Goodbye to the Apparatus

Deterministic frames are the bane of much of social science. Marshall Sahlins has done a worthy and readable job of lampooning and trying to understand the lure of such social science. I do want to try to make time for Sahlins and Hart because they manage to formulate what I call durable and even truthful thoughts on the social. In short, they preserve the classical, basic tensions. I need those tensions to be able to think and breathe.

Exaggerated “plaints without tears” by such figures as Foucault and Agamben, to name two of the more clever writers, have been terrorizing students since the 90’s in many a would be social science. I just read Agamben’s Apparatus recently and I was struck by the determinism that he assumes without scrutiny.

“Monolithic determinism” is the phrase that one critic used to describe Foucault’s metaphysics of power in the early 90’s, so the pushback against the middle Foucault of Discipline and Punish is already very old hat. So, exactly what is Agamben up to in 2005 when writing Apparatus?

I’m not sure. In some sense, he is a kind of literary critic, a philologist, and an elucidator of some very interesting twists and turns in a very complicated story or history. However, to my cursory reading, he mystifies and assumes a kind of “monolithic determinism” at work in social relations that should give any thinking reader pause.

He collapses the tension between the individual and society down to a narrative in which society is a monolith that is as he says “imposed on the individual.” When he, for example, discusses Hegel’s notion of “positivity,” Agamben seems to come unequivocally down on the side of imposition and what he calls, after Foucault, “subjectification.” By the word, subjectification, he presumes to describe how subjects are “created” by society.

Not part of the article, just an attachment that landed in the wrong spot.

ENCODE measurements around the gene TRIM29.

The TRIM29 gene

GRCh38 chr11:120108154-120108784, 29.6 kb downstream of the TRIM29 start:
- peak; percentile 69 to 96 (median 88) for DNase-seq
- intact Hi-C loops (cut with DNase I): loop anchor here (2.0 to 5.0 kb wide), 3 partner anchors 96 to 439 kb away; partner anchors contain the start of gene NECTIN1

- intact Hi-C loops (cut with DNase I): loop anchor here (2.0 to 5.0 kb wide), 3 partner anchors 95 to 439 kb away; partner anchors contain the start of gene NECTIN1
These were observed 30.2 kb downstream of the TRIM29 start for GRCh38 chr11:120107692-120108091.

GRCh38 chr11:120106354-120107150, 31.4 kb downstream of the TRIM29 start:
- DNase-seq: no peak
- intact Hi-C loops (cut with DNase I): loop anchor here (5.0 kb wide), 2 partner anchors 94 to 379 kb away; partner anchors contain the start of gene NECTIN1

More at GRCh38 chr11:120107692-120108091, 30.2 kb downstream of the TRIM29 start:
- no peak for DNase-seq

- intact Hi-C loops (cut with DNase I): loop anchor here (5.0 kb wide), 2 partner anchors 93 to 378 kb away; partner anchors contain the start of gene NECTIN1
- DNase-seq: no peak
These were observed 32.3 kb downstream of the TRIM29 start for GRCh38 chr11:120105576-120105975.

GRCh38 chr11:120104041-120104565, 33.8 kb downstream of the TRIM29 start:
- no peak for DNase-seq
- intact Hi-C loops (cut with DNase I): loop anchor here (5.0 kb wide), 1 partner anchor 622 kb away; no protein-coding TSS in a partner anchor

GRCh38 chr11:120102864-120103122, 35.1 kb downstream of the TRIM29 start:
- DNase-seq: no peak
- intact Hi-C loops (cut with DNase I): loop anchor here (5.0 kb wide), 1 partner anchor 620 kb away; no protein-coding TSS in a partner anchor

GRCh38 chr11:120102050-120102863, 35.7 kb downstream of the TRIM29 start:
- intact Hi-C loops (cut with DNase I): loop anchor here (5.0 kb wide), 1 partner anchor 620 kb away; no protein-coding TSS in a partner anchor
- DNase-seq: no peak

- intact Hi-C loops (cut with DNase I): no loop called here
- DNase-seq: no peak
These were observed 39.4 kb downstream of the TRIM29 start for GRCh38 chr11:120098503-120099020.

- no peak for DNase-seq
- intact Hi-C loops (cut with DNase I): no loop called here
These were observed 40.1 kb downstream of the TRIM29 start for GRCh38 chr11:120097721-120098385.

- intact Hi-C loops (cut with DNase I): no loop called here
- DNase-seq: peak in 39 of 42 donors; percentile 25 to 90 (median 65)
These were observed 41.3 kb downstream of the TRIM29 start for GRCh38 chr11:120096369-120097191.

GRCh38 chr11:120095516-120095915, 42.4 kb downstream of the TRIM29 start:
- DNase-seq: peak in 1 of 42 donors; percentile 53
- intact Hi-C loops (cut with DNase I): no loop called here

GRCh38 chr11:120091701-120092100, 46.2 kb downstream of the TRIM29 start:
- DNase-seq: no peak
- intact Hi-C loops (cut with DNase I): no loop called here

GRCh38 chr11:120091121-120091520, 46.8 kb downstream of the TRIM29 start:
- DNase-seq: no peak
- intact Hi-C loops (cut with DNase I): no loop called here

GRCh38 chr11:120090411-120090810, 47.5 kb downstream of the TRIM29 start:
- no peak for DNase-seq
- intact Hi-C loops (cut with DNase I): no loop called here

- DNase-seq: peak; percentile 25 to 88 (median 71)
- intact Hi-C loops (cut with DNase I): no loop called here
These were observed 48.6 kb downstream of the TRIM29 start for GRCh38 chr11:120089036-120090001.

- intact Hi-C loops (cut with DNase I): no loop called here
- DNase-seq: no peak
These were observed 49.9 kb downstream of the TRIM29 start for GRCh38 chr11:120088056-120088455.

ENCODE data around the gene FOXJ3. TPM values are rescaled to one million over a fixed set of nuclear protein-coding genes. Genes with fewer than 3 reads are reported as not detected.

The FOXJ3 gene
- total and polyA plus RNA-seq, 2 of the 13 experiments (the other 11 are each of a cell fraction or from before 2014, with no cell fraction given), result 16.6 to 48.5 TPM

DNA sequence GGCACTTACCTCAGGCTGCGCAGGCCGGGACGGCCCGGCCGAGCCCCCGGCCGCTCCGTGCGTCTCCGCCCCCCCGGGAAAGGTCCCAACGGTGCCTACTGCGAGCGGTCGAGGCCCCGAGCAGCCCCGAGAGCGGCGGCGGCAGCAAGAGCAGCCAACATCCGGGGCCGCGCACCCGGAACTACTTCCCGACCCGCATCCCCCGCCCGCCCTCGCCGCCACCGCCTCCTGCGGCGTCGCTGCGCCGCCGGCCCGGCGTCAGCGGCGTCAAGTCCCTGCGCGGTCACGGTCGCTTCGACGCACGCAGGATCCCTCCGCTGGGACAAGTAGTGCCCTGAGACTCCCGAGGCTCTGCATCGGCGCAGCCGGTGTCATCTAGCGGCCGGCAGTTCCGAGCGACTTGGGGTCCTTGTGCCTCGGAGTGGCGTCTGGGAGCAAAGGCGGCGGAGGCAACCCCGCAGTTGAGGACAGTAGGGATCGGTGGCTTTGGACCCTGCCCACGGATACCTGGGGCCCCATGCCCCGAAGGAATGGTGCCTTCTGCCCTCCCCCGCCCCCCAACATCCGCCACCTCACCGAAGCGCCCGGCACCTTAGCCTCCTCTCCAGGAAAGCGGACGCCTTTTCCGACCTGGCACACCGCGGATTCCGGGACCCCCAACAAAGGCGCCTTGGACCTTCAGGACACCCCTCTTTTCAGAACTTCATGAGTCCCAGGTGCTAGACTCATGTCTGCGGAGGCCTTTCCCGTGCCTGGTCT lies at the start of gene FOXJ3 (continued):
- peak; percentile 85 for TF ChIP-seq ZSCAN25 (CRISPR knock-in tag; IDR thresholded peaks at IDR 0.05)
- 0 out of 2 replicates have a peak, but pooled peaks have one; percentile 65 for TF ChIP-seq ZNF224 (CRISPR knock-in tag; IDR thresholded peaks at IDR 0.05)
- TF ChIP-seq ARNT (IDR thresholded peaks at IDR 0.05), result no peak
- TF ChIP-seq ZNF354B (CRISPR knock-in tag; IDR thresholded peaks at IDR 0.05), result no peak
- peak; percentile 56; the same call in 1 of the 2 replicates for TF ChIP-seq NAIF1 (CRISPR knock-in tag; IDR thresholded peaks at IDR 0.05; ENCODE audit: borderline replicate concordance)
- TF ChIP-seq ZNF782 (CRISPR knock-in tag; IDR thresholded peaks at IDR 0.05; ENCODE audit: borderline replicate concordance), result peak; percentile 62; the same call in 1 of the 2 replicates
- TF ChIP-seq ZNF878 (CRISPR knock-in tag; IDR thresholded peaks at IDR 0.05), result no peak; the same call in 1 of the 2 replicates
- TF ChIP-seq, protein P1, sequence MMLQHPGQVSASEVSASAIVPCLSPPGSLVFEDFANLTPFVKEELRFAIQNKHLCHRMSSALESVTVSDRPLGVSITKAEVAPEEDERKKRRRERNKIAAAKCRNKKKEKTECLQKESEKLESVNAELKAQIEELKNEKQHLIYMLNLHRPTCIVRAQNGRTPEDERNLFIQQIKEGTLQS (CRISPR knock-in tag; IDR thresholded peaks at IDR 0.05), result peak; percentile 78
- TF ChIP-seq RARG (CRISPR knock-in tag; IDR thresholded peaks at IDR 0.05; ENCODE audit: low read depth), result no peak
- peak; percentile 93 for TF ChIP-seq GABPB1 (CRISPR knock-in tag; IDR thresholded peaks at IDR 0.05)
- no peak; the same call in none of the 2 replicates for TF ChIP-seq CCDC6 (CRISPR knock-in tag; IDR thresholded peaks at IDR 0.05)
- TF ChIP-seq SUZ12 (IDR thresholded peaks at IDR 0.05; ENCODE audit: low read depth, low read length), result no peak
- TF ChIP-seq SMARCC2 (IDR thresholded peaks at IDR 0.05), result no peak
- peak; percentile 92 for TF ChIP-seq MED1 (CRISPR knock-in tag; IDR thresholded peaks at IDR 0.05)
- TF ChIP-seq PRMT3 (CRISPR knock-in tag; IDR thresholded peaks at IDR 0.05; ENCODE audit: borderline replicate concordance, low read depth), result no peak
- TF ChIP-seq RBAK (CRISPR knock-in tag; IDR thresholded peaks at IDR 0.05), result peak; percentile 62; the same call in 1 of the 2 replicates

He does not seem to maintain a sufficient tension between the imposition of power and control by institutions and the assent to and investment in the “reigning symbols of authority” by individuals.

As he progresses in the essay he seems to reach to the level of a farce. Or am I missing the irony? At one moment, he points to the little telefonino (cell phone) as a sinister apparatus that divides ourselves from ourselves. He makes noises about the “apparatus”, about the social infrastructure that Keith Hart is talking about. The apparatus is supposedly what is dividing us from ourselves.

Agamben is a brilliant writer and a deft philologist, so terrorized readers are presumably kept in enough awe to not notice the mystifications. Does anyone wonder why Agamben hardly lets himself speak plainly?

Truth is, I’m terribly divided and I was so long before the telefonino and I must accommodate myself to a fact: I’m divided. I’m also enabled by society. Society is the first amputation and also what enables. There is the tension again. When Agamben preserves that tension, I can follow him. But I cannot follow him blindly.

I’ll leave off this short foray into Agamben with one very silly sentence of his. Perhaps he is, at one level, yet one more intellectual who is so far removed from daily life that he can see no life or agency in the common man? Agamben actually writes,

He who lets himself be captured by the “cellular telephone” apparatus whatever the intensity of the desire that has driven him-cannot acquire a new subjectivity, but only a number through which he can, eventually, be controlled.

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About Ed Phillips

Rigor in whimsy
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